In response to the uprise in piracy and recent attacks on U.S. flagged vessels, the USCG has issued the Maritime Security Directive 104-6 (rev. 2) issued under the Maritime Transportation Security Act of 2004. The revised Maritime Security Directive was signed on Monday by Coast Guard Commandant Thad Allen and according to a press release from the USCG:
Maritime Security Directive 104-6 (rev. 2) issued by the Coast Guard under the Maritime Transportation Security Act of 2004 provides the maritime industry with specific, risk-based measures to take to deter, detect or disrupt piracy. Prior to entering high risk waters, U.S. flagged vessels should establish an anti-piracy plan that includes the hardening of rigging and operating vessels in a manner to prevent attacks and subsequent boarding. Ships shall also use established transit lanes, erratic ships maneuvering, increased speed and cooperation with military forces patrolling the area. During transits through high-risk areas, it is the ship’s responsibility to maintain a vigilant anti-piracy watch and ensure all shipboard anti-piracy precautions are in force.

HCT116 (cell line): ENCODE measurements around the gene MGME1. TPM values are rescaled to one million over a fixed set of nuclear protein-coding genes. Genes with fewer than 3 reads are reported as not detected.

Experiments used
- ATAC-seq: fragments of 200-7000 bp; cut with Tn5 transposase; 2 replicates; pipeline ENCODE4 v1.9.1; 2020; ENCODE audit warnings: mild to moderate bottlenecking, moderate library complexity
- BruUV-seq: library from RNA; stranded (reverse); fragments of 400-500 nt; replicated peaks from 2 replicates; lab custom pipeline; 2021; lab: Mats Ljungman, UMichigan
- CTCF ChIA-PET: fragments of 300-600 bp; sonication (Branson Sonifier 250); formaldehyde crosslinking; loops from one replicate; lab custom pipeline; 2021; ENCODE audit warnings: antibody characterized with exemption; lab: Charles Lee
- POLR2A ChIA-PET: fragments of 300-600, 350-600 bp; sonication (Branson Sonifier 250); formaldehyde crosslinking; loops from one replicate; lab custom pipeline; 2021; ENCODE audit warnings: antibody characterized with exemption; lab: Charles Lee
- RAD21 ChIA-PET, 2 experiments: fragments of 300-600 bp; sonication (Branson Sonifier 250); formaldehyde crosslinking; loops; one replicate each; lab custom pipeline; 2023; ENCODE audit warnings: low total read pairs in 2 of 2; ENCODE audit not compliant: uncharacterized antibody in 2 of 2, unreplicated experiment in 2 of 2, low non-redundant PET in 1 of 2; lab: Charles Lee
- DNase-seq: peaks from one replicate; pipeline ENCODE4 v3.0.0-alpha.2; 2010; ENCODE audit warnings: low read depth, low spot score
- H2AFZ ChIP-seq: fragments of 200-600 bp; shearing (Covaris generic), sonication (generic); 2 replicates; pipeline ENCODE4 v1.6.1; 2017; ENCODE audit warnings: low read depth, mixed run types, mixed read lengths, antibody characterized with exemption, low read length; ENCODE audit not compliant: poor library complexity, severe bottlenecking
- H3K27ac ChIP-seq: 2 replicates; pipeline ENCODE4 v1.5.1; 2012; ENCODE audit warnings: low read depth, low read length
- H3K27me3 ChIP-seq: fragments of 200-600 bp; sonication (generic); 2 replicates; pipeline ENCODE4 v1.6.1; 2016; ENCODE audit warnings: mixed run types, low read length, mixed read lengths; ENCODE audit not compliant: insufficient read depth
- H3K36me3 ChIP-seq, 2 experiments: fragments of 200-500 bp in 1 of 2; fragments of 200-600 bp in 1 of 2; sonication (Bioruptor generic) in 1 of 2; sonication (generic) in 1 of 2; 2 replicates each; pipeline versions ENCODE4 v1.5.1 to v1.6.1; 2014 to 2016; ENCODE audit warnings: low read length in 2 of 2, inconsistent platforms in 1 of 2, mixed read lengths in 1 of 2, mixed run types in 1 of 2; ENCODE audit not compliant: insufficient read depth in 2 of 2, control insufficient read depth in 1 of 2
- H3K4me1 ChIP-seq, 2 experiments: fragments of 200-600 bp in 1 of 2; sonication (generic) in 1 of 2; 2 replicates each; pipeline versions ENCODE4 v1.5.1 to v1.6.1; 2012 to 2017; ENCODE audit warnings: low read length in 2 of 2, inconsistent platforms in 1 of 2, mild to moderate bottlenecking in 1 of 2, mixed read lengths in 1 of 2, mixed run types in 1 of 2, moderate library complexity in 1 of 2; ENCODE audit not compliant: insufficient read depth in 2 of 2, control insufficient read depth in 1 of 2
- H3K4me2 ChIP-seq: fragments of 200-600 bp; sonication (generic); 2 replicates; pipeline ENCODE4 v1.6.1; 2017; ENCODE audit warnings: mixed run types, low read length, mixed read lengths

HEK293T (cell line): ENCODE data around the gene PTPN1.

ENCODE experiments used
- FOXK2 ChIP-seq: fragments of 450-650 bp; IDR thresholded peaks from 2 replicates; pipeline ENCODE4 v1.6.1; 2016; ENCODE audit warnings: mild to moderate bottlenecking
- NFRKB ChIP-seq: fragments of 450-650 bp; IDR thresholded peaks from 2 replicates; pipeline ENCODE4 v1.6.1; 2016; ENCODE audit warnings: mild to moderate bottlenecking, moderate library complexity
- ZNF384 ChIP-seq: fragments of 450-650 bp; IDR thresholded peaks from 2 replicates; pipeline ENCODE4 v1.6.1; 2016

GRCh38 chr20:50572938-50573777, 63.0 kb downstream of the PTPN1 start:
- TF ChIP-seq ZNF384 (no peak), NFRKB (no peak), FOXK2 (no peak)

Additionally, ship owners of U.S. flagged vessels are required to submit security plans for approval by May 25 for vessels that operate in high risk waters and these vessels must have security protocols for terrorism, piracy, and armed robbery against ships that meet the performance standards in this directive.
Coast Guard Rear Admiral James Watson told shipping industry representatives at a maritime security meeting in Fort Lauderdale, Florida that the directive will also allow ship owners to decide whether to use armed or unarmed guards and that the State Department was working with countries in pirate-plagued regions to learn what weapons laws apply in their ports in order to clarify the issue for U.S. mariners. Watson also said the new directive would not be publicly released in its entirety because it contained sensitive security information. (source: Reuters)
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